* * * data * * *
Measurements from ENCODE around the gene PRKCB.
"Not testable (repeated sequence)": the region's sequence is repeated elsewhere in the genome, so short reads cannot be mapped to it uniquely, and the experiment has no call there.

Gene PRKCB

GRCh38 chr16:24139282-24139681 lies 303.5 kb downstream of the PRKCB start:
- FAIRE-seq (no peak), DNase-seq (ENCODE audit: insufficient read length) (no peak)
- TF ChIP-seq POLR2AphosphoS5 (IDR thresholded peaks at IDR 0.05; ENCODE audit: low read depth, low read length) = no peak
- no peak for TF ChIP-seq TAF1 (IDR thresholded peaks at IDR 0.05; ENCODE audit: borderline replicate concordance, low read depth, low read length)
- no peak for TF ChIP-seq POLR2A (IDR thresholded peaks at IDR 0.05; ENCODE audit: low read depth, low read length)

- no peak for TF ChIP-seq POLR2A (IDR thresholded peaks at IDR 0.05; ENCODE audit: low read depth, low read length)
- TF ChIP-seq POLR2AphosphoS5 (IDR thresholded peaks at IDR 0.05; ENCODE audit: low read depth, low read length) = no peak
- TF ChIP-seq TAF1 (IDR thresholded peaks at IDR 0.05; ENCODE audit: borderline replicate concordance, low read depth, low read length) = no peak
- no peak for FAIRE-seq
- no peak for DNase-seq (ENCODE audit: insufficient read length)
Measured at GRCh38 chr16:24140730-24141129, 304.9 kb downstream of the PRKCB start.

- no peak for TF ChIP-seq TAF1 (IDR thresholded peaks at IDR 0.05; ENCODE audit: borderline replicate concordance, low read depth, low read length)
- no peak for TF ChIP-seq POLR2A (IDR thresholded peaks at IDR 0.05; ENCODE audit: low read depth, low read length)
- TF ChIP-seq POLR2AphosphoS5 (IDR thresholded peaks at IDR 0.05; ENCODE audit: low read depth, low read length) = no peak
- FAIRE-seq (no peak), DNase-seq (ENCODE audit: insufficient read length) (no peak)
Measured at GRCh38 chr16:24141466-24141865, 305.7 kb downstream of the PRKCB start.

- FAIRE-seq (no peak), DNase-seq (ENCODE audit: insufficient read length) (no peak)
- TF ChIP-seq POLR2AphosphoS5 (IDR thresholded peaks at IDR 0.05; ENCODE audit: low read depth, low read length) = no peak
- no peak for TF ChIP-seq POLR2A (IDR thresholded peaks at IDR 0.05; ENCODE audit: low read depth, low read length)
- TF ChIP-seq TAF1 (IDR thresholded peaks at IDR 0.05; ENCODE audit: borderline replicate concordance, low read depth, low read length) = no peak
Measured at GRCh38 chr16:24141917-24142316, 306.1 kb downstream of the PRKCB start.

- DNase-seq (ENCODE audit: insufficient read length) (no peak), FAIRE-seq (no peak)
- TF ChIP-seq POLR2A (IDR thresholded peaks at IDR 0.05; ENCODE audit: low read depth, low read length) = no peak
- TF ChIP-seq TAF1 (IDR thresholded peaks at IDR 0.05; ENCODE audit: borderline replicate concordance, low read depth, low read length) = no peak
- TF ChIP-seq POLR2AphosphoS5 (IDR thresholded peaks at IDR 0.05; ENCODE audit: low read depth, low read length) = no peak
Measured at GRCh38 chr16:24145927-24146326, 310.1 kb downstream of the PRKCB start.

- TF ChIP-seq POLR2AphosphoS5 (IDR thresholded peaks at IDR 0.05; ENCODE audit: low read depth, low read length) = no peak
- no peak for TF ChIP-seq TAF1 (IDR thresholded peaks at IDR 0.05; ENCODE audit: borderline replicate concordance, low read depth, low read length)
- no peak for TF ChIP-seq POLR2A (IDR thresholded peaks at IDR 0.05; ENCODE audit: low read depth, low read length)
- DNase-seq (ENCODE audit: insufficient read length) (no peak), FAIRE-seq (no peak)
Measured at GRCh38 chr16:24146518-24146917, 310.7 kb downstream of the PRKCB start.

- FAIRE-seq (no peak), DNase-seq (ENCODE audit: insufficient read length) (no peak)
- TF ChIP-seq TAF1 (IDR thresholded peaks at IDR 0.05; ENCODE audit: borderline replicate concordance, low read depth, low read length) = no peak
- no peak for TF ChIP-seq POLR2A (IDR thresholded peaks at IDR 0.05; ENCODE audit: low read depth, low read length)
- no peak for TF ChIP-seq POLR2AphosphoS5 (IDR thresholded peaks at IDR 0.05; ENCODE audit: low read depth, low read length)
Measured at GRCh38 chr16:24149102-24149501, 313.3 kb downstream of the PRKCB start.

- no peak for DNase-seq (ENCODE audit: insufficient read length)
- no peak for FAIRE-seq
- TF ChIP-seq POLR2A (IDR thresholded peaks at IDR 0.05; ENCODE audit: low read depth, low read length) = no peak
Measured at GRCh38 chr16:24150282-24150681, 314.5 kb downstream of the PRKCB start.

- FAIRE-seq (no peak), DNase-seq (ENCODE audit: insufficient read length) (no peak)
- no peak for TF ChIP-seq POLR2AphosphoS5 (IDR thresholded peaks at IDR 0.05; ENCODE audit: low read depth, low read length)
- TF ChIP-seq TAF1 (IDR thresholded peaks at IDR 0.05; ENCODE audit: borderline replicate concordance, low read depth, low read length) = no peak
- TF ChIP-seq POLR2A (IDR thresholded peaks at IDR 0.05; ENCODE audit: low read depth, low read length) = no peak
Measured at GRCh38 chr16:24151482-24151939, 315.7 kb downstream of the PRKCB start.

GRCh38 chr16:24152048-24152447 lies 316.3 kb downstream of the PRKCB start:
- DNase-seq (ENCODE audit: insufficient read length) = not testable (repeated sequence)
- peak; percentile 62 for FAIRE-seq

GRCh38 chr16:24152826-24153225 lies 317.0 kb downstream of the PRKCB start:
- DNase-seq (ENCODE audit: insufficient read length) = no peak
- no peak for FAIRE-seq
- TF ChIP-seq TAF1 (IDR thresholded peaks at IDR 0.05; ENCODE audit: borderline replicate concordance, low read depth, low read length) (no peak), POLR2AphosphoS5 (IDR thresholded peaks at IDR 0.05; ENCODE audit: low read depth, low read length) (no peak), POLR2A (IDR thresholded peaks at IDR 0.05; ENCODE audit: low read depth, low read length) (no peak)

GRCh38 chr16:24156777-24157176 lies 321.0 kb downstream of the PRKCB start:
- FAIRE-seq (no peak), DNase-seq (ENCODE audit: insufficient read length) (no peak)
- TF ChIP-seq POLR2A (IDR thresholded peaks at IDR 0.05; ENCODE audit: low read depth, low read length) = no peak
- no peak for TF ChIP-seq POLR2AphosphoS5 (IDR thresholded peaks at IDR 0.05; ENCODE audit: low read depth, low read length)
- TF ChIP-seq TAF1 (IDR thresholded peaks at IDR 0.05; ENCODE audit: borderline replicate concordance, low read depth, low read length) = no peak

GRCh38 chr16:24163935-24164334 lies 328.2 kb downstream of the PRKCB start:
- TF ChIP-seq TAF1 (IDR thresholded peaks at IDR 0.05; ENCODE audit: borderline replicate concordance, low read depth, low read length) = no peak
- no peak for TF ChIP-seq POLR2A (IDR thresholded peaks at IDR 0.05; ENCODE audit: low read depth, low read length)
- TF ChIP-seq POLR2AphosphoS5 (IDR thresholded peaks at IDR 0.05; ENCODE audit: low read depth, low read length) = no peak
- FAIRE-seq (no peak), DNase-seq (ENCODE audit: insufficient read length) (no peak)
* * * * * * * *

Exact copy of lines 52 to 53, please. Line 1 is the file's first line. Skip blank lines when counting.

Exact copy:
GRCh38 chr16:24152826-24153225 lies 317.0 kb downstream of the PRKCB start:
- DNase-seq (ENCODE audit: insufficient read length) = no peak